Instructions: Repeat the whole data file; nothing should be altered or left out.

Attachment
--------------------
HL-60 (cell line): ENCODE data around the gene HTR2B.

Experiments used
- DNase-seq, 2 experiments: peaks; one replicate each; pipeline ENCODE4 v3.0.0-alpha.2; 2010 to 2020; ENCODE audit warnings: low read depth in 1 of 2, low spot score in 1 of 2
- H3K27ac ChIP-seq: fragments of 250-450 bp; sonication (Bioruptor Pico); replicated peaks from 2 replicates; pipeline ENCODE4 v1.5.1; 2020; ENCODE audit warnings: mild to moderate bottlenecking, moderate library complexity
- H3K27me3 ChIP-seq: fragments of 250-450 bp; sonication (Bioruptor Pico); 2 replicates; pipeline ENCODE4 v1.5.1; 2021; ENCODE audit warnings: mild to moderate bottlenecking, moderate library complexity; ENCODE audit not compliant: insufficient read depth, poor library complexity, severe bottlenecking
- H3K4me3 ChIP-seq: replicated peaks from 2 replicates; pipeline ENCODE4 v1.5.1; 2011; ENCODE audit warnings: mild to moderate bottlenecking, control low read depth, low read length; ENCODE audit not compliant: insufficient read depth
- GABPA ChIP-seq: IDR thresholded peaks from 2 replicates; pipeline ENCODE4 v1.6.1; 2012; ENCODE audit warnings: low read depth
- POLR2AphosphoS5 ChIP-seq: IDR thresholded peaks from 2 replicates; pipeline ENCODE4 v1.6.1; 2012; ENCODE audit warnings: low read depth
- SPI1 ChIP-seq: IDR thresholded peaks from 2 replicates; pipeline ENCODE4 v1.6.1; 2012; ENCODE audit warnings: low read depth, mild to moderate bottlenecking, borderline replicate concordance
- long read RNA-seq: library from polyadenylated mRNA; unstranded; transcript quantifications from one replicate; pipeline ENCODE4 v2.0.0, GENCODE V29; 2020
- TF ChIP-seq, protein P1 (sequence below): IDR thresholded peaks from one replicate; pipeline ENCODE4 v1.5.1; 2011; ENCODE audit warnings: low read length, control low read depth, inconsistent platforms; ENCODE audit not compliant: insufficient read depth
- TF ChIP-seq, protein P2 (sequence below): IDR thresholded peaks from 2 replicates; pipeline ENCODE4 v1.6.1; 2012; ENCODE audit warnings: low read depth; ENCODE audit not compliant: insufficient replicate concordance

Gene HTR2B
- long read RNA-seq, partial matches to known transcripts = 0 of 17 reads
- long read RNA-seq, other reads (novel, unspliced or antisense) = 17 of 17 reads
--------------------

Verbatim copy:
HL-60 (cell line): ENCODE data around the gene HTR2B.

Experiments used
- DNase-seq, 2 experiments: peaks; one replicate each; pipeline ENCODE4 v3.0.0-alpha.2; 2010 to 2020; ENCODE audit warnings: low read depth in 1 of 2, low spot score in 1 of 2
- H3K27ac ChIP-seq: fragments of 250-450 bp; sonication (Bioruptor Pico); replicated peaks from 2 replicates; pipeline ENCODE4 v1.5.1; 2020; ENCODE audit warnings: mild to moderate bottlenecking, moderate library complexity
- H3K27me3 ChIP-seq: fragments of 250-450 bp; sonication (Bioruptor Pico); 2 replicates; pipeline ENCODE4 v1.5.1; 2021; ENCODE audit warnings: mild to moderate bottlenecking, moderate library complexity; ENCODE audit not compliant: insufficient read depth, poor library complexity, severe bottlenecking
- H3K4me3 ChIP-seq: replicated peaks from 2 replicates; pipeline ENCODE4 v1.5.1; 2011; ENCODE audit warnings: mild to moderate bottlenecking, control low read depth, low read length; ENCODE audit not compliant: insufficient read depth
- GABPA ChIP-seq: IDR thresholded peaks from 2 replicates; pipeline ENCODE4 v1.6.1; 2012; ENCODE audit warnings: low read depth
- POLR2AphosphoS5 ChIP-seq: IDR thresholded peaks from 2 replicates; pipeline ENCODE4 v1.6.1; 2012; ENCODE audit warnings: low read depth
- SPI1 ChIP-seq: IDR thresholded peaks from 2 replicates; pipeline ENCODE4 v1.6.1; 2012; ENCODE audit warnings: low read depth, mild to moderate bottlenecking, borderline replicate concordance
- long read RNA-seq: library from polyadenylated mRNA; unstranded; transcript quantifications from one replicate; pipeline ENCODE4 v2.0.0, GENCODE V29; 2020
- TF ChIP-seq, protein P1 (sequence below): IDR thresholded peaks from one replicate; pipeline ENCODE4 v1.5.1; 2011; ENCODE audit warnings: low read length, control low read depth, inconsistent platforms; ENCODE audit not compliant: insufficient read depth
- TF ChIP-seq, protein P2 (sequence below): IDR thresholded peaks from 2 replicates; pipeline ENCODE4 v1.6.1; 2012; ENCODE audit warnings: low read depth; ENCODE audit not compliant: insufficient replicate concordance

Gene HTR2B
- long read RNA-seq, partial matches to known transcripts = 0 of 17 reads
- long read RNA-seq, other reads (novel, unspliced or antisense) = 17 of 17 reads